Drakensang is a lost gem. Back when the world was lamenting the lack of Baldur’s Gate-a-likes, Drakensang slipped out without much fanfare; I picked it up on a whim seeing it on the shelf in Game (remember when Game had PC shelves? Good times). Based on The Dark Eye system rather than Dungeons & Dragons, it nevertheless promotes the same ideals: a player-created character leads a tight-knit strike team as they vanquish evil in real-time-with-pause combat based on a tabletop system.
a.k.a. The Constipated Mathemagician
Drakensang: The River of Time made me do something very strange a couple of days ago. Something I haven’t done for a game in… well, a long long time.
The game presented presented me with a very particular kind of challenge. A mathematical challenge: given a set of items, the game asked that I split them up into four boxes according to a small suite of rules.
The challenge was not such a difficult one, but there were far too many numbers for me to handle it alone. I sat back, picked up a propelling pencil, and started working it out… On paper.
a.k.a. Drakensang: I Am Still Not Disappoint
So I was pretty stoked when I heard they were making a follow-up (a prequel), and that it was described as “more of the same”. What could possibly go wrong?
Unfortunately, developer Radon Labs died and were bought by an MMO developer. While Drakensang: The River of Time did appear to get an international release, it apparently slipped out some time in January without me being any the wiser — I was under the impression that a real box edition never made it to UK retail before the company went bankrupt. Then again, it probably didn’t make it to UK retail, because I only found it when I tripped over it on Amazon t’other day.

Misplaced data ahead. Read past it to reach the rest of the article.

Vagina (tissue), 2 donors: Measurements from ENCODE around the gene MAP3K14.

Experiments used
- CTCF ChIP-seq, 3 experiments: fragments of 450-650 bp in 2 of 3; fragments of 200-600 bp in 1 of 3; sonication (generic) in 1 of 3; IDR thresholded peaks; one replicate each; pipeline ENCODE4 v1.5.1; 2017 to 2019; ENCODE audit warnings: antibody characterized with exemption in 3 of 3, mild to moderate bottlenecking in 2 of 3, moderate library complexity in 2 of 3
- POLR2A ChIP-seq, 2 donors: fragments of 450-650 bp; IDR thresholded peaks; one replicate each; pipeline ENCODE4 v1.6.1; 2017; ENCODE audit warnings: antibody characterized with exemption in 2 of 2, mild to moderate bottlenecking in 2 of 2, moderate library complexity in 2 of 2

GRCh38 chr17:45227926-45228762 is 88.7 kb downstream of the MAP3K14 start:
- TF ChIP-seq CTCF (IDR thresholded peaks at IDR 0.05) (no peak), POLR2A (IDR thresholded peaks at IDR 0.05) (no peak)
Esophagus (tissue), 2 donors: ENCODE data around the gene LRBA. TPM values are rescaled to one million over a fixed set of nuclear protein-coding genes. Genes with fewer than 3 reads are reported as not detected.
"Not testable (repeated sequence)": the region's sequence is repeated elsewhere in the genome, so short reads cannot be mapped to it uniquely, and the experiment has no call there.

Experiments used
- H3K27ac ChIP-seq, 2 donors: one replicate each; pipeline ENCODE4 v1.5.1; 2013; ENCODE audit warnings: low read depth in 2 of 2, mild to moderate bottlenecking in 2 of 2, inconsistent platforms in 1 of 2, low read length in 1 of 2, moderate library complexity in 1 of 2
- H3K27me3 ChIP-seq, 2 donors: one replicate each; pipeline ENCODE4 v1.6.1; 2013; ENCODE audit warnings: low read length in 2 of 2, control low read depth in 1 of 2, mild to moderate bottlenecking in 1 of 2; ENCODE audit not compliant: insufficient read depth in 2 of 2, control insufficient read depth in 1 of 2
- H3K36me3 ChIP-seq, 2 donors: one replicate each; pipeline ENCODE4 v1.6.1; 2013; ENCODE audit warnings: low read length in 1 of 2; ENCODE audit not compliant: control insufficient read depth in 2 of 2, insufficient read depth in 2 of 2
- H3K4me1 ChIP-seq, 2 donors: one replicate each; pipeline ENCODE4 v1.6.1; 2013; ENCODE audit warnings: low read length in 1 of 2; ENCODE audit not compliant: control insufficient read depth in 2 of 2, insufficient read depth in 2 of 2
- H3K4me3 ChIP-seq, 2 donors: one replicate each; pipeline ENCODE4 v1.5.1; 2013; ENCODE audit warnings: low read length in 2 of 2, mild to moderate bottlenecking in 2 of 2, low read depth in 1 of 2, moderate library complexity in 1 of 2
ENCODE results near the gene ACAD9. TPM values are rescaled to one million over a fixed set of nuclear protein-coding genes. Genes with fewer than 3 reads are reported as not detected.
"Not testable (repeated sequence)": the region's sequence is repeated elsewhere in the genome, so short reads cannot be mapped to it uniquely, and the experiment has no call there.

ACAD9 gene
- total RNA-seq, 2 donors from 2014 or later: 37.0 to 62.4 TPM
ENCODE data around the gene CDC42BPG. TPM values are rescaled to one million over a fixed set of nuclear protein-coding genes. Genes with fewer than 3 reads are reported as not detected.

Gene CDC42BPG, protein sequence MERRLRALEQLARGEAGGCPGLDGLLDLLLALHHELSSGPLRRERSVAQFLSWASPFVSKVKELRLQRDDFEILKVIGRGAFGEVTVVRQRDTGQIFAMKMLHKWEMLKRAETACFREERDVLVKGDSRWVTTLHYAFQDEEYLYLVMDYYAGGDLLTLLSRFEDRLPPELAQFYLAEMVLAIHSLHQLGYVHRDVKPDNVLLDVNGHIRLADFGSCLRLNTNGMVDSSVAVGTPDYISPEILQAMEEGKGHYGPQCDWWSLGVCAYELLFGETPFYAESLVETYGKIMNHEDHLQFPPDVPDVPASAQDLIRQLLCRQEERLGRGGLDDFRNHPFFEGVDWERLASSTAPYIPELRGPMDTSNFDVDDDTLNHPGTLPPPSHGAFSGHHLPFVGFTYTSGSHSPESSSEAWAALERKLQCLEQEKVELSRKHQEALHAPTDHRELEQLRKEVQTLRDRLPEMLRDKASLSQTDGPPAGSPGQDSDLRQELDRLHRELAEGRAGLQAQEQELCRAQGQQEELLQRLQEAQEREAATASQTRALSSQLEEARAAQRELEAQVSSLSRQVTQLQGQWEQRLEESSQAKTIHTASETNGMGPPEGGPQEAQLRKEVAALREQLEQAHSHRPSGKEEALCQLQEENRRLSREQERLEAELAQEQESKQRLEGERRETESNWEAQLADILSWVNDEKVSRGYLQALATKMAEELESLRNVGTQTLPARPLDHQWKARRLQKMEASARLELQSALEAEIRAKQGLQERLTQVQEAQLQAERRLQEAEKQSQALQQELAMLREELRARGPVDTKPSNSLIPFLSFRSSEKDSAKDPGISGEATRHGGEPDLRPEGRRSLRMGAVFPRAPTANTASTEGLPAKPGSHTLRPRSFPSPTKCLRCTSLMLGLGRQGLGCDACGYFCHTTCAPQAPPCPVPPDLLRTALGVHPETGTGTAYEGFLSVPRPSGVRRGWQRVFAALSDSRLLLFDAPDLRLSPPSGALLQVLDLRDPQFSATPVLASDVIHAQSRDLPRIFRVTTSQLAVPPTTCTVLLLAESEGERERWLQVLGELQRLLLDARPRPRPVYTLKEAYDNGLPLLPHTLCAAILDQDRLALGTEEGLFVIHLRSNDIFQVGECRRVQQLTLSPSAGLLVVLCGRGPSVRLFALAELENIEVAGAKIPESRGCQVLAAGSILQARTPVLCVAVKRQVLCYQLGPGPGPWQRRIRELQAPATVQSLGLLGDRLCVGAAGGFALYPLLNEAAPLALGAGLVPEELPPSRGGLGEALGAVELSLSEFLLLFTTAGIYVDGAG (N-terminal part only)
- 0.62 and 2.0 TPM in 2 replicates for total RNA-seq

Like my last internet purchase (Elegant Machinery’s amazing A Soft Exchange), it arrived in excellent time (so it probably was on UK soil in a warehouse… somewhere). And, like its predecessor, it is bloody gorgeous.
- Drakensang: The River of Time is coming.
- Microsoft killed Unreal II (and others?) by stripping out DirectMusic.
- Soft Cell’s (only famous) album Non-Stop Erotic Cabaret
Dragon Age: Origins is a glorious amalgamation of every RPG I’ve ever played. I mean, really — all of them.
The last time I impulse-bought an RPG, it was a dreadful hack ‘n’ slash called Loki. It was accompanied by Tomb Raider: the Angel of Darkness and Sonic Heroes, maybe you remember?
I’m kind of grinding to a halt in terms of games these days, because I’ve seen nary a one that I actually want to buy. They’re all £35+ if they’re next-gen (stfu, Jack), and I really can’t be bothered paying that kind of money for a game that will almost certainly be all normal mapping and no balls.
But then Kilbirnie and I were in town on Saturday (before I went to Jack’s house and royally demolished/got demolished by his arse at Mortal Kombat 3) and he was all “want to buy Mass Effect for the PC, it’s in two-for-twenty-five, pick a game Rob-nuts”.
So after scouring the very small PC section (that moves every time I go to that shop), I settled on Drakensang…
It’s apparently based on a pen ‘n’ paper system ripped off DnD but more arbitrarily complex, that I have never heard of in my life before. Anyway, that probably gives it a shittonne more interest than a bloom-based next-gen sci-fi shooter.
It is a strange mix of Morrowind, Baldur’s Gate, Neverwinter Nights and probably a lot more. It’s got the billions of ingredient items of Morrowind, it’s got the pausable combat and small party of Baldur’s Gate, and the character-lock camera and keyboard movement of Neverwinter Nights.